Dispatches From the Moderate Left

Wednesday, May 11, 2005

Budget Part I - Taxes (Aust)

The Conservative Howard government handed down its 10th budget today. Considering this is a government which has enormous political power by historical standards (4 re-elections, control over both houses, broad popularity) it's welcome to see no sign of fundamental changes to our generally fair (esp with comparison to the US) taxation and welfare systems. Anyway, on to the substance.

Gee it's annoying when you have an idea and then find someone else has already put it to paper. Kenneth Davidson's piece in The Age today pretty much sums up my opinions on the budget - (1) big kudos to the government for maintaining the fundamental progressivity of the tax system, (2) moving the rate at which the highest marginal tax rate (MTR) cuts in will have little to no effect on the number of hours worked and (3) a real chance to increase workforce participation for those on welfare has been missed. I'll look at the first two now and the third in a later post.

There have been strong calls in recent months to use the huge budget surpluses to fund broad tax reform. The two proposals with, apparently, the most traction (a flat tax and eliminating the top MTR) would have destroyed or massively diminished the strongly progressive nature of our tax system. We don't see enough justification for progressivity in political discource nowdays. To my mind the strongest justification is that it achieves vertical equity. Thanks to the diminishing marginal utility of income ($1,000 is literally worth much more to someone on $20,000 than $200,000), which is a standard and empirically based economic assumption, to treat those on different incomes equally you must tax higher income earners at a higher proportional rate. While the movement of the threshold at which the top MTR cuts in today seems quite regressive it isn't too extreme (the old threshold kicked in at an insane 1.4 times average earnings, the new one is a more reasonable 3x) and the fundamental nature of the tax system is unchanged.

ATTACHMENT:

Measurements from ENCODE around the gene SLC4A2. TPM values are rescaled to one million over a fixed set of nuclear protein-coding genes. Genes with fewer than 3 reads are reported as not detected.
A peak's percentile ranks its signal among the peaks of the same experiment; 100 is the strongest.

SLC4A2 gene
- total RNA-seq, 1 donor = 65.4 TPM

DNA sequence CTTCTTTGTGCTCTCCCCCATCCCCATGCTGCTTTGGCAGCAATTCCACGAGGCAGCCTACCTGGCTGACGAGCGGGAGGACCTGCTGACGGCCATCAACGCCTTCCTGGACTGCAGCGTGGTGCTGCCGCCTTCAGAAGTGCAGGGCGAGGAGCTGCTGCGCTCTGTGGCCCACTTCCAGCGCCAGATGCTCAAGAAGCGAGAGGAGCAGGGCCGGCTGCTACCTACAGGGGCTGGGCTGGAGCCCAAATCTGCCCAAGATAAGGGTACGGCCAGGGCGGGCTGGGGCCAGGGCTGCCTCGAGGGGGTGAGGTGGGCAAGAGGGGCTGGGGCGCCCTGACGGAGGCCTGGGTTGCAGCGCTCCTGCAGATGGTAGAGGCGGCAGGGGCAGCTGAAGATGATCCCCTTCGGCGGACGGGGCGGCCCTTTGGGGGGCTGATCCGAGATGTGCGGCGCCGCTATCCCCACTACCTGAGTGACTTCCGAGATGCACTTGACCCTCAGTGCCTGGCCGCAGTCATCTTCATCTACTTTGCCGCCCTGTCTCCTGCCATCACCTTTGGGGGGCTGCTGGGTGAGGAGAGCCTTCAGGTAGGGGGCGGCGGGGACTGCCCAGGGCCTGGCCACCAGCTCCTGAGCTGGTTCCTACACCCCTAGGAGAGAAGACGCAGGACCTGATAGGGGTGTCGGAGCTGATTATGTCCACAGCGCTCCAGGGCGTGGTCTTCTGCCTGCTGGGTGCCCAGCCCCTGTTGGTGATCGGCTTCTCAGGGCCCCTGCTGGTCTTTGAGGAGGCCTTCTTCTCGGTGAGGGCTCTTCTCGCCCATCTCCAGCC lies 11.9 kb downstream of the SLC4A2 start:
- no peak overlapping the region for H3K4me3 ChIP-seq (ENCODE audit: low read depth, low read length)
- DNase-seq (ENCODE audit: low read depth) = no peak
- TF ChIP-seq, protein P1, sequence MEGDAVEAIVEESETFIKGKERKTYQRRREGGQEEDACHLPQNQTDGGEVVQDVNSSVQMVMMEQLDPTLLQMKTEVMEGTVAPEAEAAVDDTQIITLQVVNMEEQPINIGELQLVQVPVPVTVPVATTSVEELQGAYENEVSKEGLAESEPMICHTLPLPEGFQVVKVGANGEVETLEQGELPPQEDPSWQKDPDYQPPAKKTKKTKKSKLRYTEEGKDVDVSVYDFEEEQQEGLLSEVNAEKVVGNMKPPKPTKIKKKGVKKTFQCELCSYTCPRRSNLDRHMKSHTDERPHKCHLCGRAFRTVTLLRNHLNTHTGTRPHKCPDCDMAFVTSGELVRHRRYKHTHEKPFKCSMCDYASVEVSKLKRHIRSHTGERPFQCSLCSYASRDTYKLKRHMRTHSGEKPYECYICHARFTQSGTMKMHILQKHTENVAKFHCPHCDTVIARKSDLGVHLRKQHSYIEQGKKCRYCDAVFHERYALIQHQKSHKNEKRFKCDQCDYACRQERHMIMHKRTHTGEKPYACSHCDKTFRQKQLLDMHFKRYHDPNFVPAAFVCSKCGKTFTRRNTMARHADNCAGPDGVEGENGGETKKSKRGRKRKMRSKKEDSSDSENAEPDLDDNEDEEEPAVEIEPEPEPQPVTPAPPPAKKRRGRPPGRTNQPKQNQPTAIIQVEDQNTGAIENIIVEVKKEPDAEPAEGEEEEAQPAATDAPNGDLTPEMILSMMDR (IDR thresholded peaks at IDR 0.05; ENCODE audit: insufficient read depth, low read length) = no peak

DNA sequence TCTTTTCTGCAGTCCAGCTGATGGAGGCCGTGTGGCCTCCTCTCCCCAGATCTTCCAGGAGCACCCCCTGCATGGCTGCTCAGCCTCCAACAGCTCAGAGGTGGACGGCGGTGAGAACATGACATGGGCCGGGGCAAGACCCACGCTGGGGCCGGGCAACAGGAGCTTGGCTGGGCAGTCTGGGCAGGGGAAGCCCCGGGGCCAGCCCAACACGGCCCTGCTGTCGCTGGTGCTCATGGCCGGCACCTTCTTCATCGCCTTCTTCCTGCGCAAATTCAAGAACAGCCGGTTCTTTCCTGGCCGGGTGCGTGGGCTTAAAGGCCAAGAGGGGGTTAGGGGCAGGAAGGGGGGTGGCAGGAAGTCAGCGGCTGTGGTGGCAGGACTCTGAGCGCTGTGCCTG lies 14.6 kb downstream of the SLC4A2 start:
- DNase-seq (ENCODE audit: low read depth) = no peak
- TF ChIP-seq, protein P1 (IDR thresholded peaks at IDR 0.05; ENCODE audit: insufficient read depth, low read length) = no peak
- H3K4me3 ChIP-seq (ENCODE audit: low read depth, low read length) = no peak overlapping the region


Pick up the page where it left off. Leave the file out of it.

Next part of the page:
As for the argument that this is likely to make higher income earners work more, that's not really based on sound economics. As Davidson puts it:
For high earners, the income effects of lower marginal tax rates (I will have more income as a result of the tax cuts, therefore I can afford to play more golf and work less) is likely to be as important as the incentive effects ( I will work more overtime because I will take home more of the extra income).

This statement is backed up by almost every econometric study that has been done on the issue - cutting the tax rates of high income earners doesn't have any net effect on hours worked.

1 Comments:

  • Budget surplus? No problemo. Just invade some oil rich Muslim country and watch it disappear.

    By Blogger Charles Watkins, at 2:00 PM  

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